Truck drivers are urging BC to improve ice removal on dangerous mountain highways

Long-distance truck drivers are hoisting red flags over what they say are dangerous – even deadly – winter conditions on BC’s mountain highways this year.

Several drivers told CBC News that the maintenance of BC’s major highways is inconsistent. They say the removal of dangerous ice is either too infrequent or the de-icing products used are ineffective in making larger routes safe to drive.

“I’m actually starting to get scared of leaving my house in the morning when I go to work in Edmonton and Calgary,” said Deep Dail, a truck driver from Langley, BC. He often drives the province’s mountain highways to Alberta.

“All of these accidents happen, and sometimes it’s not even your fault you can drive just fine, and then it might just be another truck that loses control and hits you,” he said. “And you can lose your life, right?

“Even my family is starting to get scared of sending me on the road … They want me to change my job.”

An aerial drone photo shows the Coquihalla Highway, halfway between Hope and Merritt, BC, on Saturday. (Gian Paolo Mendoza / CBC)

That West Coast Trucking Association organizes a rally for better road maintenance next Saturday, where hauliers plan to drive their rig from Surrey to Vancouver.

The chauffeur group said many drivers have difficulty knowing which of 28 public contractors are responsible for specific motorways across the province and that there are noticeable differences when crossing between contractors’ turf.

“This year it’s gone from bad to worse, and every year we lose so many truck drivers on the highways,” said Vijaydeep Singh Sahasi, president of the West Coast Trucking Association. “The ice is very, very bad … and more needs to be done by the Department of Transportation to give us clean roads.

“For our families, it’s like we’re going to war. Whereas we have to work.”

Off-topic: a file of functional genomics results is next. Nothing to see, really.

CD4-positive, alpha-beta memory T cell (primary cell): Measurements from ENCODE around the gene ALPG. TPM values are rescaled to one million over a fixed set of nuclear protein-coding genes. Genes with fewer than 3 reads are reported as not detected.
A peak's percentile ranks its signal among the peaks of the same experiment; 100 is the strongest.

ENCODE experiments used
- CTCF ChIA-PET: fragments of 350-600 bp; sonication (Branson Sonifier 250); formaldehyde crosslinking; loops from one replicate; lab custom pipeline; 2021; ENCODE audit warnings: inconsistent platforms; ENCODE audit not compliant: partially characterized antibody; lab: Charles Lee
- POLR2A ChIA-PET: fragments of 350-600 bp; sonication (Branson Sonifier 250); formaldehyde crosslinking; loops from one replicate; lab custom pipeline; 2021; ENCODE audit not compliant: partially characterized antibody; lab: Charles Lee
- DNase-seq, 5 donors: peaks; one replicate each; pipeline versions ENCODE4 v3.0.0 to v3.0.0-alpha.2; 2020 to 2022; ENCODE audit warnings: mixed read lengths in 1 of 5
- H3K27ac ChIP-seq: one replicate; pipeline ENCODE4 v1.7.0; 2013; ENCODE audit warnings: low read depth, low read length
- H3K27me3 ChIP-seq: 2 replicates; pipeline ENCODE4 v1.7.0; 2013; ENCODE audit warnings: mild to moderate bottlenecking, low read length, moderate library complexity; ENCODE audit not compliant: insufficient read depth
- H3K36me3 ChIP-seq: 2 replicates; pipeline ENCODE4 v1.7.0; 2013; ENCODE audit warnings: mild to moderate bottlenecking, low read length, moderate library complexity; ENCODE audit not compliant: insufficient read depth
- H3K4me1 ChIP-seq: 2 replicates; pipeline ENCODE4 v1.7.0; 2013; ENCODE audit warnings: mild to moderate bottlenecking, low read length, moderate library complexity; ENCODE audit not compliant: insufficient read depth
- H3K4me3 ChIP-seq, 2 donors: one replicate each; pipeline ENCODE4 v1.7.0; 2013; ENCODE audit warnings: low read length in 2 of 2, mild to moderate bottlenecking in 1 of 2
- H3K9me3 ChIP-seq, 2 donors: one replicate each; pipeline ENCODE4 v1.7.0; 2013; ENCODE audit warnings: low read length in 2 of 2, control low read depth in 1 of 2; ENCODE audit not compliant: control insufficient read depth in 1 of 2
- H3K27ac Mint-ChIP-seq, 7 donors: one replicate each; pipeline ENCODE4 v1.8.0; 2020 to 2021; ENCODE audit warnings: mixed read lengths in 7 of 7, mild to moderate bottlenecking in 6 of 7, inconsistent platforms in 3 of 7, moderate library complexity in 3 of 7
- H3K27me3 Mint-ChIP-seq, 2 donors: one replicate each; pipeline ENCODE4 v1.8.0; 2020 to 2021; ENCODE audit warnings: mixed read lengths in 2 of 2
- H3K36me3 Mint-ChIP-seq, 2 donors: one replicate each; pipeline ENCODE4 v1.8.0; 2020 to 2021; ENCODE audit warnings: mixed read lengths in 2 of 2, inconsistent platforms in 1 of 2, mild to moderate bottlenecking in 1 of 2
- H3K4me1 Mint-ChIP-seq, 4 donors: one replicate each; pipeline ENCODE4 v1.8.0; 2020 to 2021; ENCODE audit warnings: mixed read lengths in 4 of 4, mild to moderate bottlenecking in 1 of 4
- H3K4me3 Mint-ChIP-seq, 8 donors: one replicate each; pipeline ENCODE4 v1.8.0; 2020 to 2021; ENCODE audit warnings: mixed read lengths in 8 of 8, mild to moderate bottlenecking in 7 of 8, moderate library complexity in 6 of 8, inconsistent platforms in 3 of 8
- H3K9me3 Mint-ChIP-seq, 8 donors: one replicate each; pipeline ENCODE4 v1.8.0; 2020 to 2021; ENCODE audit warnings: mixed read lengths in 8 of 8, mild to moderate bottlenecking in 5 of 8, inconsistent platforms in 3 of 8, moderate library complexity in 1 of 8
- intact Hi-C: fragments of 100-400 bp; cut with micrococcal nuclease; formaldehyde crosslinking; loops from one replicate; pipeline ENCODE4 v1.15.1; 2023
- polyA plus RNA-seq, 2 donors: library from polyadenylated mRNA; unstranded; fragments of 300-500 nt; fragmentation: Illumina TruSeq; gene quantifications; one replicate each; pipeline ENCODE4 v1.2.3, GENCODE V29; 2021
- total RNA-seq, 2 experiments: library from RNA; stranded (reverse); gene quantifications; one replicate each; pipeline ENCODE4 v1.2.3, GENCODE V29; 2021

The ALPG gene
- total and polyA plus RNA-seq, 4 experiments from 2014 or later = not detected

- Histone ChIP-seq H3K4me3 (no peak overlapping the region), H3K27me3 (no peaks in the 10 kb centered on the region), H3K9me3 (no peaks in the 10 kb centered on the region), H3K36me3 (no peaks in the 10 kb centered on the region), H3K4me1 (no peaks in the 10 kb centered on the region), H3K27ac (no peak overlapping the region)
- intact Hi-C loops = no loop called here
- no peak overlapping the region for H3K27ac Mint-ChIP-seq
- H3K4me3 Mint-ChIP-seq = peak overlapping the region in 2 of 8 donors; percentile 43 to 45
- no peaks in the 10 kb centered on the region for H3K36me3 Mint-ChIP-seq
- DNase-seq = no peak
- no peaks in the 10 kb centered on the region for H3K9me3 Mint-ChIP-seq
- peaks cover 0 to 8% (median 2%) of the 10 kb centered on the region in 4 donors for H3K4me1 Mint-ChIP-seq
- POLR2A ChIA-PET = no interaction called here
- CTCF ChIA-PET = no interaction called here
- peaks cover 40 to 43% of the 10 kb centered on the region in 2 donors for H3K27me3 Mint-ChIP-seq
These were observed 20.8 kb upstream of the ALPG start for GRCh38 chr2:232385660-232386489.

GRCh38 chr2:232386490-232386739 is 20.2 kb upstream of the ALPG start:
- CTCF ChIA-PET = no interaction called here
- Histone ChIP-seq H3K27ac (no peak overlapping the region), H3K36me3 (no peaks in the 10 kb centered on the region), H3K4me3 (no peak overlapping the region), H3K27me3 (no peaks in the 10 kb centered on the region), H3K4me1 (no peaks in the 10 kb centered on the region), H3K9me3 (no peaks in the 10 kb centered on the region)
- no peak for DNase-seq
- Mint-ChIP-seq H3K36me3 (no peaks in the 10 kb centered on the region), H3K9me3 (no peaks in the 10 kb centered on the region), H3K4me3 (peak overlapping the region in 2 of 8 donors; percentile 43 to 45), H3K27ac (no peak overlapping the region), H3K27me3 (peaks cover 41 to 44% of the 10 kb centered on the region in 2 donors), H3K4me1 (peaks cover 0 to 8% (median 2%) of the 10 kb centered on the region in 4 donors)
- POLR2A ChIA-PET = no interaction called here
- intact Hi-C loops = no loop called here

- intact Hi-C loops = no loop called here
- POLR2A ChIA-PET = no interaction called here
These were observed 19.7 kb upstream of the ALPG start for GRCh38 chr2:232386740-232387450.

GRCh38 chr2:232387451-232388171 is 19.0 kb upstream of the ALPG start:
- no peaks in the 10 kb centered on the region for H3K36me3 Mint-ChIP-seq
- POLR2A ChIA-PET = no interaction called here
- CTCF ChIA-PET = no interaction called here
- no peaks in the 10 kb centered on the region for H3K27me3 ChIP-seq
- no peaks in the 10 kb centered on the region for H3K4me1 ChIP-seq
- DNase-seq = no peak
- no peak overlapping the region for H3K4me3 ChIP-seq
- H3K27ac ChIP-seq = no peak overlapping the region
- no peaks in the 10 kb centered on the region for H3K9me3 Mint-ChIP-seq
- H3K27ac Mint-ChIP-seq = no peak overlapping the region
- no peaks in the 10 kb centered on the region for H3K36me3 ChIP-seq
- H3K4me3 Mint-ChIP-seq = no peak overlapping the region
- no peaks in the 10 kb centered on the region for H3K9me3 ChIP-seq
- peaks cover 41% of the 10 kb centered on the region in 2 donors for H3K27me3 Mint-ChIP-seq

Black ice and large holes create dangerous driving conditions, according to the association, which has resulted in several accidents in the past few weeks. Truck drivers encounter black ice, especially at night, and some worry that they are putting their lives on the line while at work.

The association adds that hauliers who report harsh highway conditions on the government’s DriveBC website are being informed that there are so many complaints that they should instead send an email to highway maintenance contractors.

“Conditions have certainly been challenging,” said Dan Dickey, a Chilliwack truck driver who was on his way from Surrey to Alberta and on to Prince George when CBC News spoke to him at the roadside.

“A lot of road maintenance is, in my opinion, being missed, or insufficient products being put on it, or intervals between [snowplow] passes are being extended from previous years, “he said.” Maintenance contractors … in various areas, the quality of road maintenance is rising or falling. The drivers are trying to figure out which areas to look after. “

The association contacted the Ministry of Transport last month, it is said, and has also reached out to members of the legislature, but has received no response.

Sahasi said it is challenging for motorists to put chains on tires in areas with snowdrifts and low temperatures, so it is up to the government to intervene.

Truckers crossing into Alberta are driving on cleared and repaired roads, he said, adding that he can not understand why transportation safety issues do not seem to be a priority in BC

The province’s Department of Transport and Infrastructure did not respond to a request for comment Sunday.

On its website, the ministry says any route hazards or issues “should be sent directly to the respective contractor” employed for that region or route.

The ministry said in a press release that it has “made many changes to make BC highways safer and more reliable during the winter months.”

These changes include stricter chain-up rules, “improved road maintenance contractor monitoring and auditing” and 27 new maintenance contracts requiring contractors to “comply with improved measures requiring a more proactive approach to winter maintenance.”

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